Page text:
In a similar vein, but with a much broader and a critical-towards-Western-knowledge-emphasis, Morgan Ndlovu discusses, Why indigenous knowledges in the 21st Century? A decolonial turn. The apparent inability of Western knowledge production systems to provide lasting solutions to the most pressing challenges of the 21st century, has led to the emergence of the question of whether a different model of the world outside the Western-centred one can be imagined. Ndlovu takes up this challenging question posed by other intellectuals to imagine the idea of indigenous knowledge as a possible basis for another world outside that of Western knowledge systems. The potential of teaching this topic within history curricula are also covered by the author. Thereafter the hands-on articles follow.

Gordon Brookbanks efficiently and passionately reports on: Inspiring learners beyond the classroom walls: The what, why, who, where and how for organising curriculum-based "History tours", History teacher. Educators of History are challenged to consider excursions as part of the curriculum which stretches far beyond the walls of the classroom. Perceived organisational hurdles, departmental obstacles, and several other obligations or difficulties are addressed in favour of taking up the challenge and organising history excursions. Gordon shares his experience in the organising of Grade 12 curriculum-based 'History Tours' for his learners, and provides the what, why, who, where, when and how for organising such tours.

In Rob Sieborger's Whatshould history teachers know? Assessing history students at the conclusion of the PGCEyear he considers how student teachers' pedagogical content knowledge may be assessed in History and how the knowledge and understanding of History may be assessed together with core history teaching abilities, as well as the interaction of history skills and content. In this discussion issues of lower and higher order thinking, as well as authentic, formative and summative assessment are also raised.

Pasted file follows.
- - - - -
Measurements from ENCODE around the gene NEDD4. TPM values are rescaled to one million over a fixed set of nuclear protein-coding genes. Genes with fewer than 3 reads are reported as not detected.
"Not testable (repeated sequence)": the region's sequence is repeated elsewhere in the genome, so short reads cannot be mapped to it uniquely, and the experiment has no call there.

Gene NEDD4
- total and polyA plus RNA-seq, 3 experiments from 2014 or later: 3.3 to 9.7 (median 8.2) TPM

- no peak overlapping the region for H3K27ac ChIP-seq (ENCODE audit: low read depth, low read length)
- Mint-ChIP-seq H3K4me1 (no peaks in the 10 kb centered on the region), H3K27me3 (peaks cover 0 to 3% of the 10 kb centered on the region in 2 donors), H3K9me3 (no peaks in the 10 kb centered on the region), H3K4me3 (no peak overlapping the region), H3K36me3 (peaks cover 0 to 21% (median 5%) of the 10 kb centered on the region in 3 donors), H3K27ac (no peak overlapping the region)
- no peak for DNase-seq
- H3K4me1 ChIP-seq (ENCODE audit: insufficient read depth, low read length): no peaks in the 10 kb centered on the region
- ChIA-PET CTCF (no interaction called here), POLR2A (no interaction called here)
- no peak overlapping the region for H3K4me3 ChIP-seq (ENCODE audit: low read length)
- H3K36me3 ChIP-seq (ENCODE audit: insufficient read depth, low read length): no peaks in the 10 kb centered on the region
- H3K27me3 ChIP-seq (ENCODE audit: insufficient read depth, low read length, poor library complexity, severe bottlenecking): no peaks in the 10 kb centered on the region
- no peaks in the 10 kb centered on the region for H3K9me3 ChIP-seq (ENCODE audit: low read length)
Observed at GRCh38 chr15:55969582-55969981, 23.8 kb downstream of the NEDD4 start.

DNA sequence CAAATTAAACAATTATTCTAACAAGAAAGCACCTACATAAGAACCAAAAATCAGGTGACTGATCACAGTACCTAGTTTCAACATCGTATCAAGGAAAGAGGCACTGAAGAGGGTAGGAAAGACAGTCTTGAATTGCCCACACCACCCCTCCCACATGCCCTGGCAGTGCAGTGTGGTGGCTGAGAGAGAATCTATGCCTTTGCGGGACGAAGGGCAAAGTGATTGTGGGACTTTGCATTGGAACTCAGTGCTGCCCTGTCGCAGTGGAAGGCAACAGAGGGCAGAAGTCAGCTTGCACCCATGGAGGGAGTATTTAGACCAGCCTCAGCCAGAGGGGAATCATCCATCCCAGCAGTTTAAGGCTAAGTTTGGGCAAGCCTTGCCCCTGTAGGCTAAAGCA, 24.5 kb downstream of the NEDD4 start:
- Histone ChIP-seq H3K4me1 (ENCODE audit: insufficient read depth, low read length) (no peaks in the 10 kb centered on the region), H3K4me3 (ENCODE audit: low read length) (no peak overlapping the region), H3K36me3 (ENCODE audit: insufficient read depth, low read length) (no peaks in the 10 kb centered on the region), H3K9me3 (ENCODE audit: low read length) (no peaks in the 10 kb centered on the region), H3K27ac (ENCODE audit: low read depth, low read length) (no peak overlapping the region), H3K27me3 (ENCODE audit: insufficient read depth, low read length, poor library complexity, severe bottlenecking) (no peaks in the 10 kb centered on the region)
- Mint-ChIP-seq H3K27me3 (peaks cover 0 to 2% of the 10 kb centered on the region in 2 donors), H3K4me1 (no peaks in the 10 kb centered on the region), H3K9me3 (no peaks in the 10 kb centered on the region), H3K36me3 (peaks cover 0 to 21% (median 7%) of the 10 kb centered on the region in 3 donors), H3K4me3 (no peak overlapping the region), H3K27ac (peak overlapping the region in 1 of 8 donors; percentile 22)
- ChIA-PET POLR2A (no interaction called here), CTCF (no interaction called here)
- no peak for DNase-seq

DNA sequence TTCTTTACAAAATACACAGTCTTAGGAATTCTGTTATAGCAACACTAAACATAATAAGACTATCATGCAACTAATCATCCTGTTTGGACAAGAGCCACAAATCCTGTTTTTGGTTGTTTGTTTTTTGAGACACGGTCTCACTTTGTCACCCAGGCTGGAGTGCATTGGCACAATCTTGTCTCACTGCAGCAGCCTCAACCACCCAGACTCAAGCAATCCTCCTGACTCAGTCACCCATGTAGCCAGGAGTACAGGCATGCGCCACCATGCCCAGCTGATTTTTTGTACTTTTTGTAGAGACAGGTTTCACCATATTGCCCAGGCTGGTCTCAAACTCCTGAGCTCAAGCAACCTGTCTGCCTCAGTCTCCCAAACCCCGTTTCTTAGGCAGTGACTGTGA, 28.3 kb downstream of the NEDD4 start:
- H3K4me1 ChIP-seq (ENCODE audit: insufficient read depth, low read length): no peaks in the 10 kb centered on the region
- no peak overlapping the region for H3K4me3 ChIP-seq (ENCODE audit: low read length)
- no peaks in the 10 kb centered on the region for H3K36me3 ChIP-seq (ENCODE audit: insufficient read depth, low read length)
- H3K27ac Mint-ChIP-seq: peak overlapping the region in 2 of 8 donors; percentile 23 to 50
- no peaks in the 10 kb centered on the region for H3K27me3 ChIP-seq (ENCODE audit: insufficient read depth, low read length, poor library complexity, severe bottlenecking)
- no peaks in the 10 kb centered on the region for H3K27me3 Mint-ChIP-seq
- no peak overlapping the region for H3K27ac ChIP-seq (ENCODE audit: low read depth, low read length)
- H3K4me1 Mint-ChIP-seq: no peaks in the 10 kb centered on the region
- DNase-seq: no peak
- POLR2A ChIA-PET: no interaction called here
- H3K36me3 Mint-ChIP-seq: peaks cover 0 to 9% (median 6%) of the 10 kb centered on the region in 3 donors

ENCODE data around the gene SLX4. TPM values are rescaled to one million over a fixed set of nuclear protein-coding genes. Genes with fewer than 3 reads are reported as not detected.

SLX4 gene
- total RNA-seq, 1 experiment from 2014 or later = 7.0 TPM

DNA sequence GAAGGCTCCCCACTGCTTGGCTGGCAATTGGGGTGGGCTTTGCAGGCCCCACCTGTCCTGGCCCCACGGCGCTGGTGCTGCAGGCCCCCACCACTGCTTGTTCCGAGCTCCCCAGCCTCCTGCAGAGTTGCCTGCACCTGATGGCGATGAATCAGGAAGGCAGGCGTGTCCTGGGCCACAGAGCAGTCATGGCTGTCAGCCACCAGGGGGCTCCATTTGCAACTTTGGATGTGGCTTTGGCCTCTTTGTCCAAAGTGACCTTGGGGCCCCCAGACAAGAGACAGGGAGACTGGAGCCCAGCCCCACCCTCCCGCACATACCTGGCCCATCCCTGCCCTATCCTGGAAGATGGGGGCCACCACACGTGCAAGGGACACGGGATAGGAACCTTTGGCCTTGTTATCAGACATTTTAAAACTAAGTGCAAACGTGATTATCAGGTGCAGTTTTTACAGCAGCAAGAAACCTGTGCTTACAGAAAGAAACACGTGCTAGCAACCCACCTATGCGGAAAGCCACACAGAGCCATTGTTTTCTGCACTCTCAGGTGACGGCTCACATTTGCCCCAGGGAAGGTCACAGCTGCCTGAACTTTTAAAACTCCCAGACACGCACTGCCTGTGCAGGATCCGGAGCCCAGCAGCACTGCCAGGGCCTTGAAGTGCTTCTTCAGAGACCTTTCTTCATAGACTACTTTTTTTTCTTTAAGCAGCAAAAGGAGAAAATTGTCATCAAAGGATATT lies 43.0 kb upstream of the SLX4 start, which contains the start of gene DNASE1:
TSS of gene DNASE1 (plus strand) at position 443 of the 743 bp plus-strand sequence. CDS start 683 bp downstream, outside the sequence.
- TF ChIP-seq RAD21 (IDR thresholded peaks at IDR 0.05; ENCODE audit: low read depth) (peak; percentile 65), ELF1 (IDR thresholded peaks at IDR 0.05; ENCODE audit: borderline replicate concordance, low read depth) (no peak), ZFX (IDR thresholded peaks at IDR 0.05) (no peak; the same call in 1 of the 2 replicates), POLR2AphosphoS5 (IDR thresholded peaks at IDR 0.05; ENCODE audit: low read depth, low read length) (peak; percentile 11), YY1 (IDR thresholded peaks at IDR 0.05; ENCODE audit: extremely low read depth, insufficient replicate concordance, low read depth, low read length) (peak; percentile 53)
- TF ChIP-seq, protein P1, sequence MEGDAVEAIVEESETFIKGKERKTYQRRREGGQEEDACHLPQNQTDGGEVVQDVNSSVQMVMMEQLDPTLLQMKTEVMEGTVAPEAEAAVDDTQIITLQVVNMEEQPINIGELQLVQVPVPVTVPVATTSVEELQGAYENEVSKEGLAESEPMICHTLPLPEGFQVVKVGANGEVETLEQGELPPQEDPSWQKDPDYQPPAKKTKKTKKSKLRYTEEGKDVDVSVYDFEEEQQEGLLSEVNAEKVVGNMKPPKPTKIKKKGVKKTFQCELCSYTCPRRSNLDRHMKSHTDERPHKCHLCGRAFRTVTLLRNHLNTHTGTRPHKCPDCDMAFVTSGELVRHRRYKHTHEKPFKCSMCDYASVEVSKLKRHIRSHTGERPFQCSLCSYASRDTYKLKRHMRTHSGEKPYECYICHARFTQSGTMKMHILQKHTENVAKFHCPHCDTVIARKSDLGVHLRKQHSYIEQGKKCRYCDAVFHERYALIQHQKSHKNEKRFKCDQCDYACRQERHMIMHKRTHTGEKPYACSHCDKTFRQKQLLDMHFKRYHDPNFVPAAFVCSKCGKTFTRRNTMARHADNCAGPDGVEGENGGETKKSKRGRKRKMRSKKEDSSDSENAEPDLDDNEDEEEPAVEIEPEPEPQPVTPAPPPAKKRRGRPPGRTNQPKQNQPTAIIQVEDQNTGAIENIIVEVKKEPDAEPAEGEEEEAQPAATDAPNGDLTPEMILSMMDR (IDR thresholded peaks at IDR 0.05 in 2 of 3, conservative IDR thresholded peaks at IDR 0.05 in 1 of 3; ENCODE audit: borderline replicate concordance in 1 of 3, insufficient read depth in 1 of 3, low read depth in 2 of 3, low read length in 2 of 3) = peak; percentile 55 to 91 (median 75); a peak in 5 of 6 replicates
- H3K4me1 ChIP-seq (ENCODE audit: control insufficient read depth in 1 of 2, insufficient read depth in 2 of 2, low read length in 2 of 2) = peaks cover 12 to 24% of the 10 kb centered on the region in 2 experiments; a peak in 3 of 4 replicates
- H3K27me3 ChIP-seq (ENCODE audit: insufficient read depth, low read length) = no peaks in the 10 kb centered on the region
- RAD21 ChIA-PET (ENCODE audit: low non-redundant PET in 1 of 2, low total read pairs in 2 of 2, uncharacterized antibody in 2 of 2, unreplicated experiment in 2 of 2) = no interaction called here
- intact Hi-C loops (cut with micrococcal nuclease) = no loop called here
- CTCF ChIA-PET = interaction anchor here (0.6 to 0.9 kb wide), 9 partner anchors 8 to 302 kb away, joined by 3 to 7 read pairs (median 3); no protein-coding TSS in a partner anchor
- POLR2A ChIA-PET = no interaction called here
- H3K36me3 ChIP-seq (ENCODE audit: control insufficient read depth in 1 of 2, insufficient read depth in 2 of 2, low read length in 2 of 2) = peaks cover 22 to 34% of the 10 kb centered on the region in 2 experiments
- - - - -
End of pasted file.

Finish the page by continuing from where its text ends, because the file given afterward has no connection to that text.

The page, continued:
The last hands-on article in which especially the GET and FET Phase educators could benefit from is presented by Sonja Schoeman and Clarence Visagie, titled: Local history teaching in the Overberg region of the Western Cape: The case of the Elim Primary School. Because it has been perceived that the Grade 8 learners of the Elim Primary School exposes an attitude of insignificance towards school History, and its relevance to their everyday lives, a research question was formulated to address this perceived short-sightedness of the learners. The research result, amongst others, pointed out the value of local history, and that learners had to be more actively involved in the local history of their region to experience the practice of History and the relatedness of content to broader historical contexts. A series of four hands-on local history lessons with as topic Heritage were developed. The case study resulted in step-by-step guidelines for the preparation and implementation of a local history teaching strategy. The historical imagination of the learners was also operationalized. It is hoped that educators of History will embrace this example in their own regions to ensure that History as subject becomes and remains alive.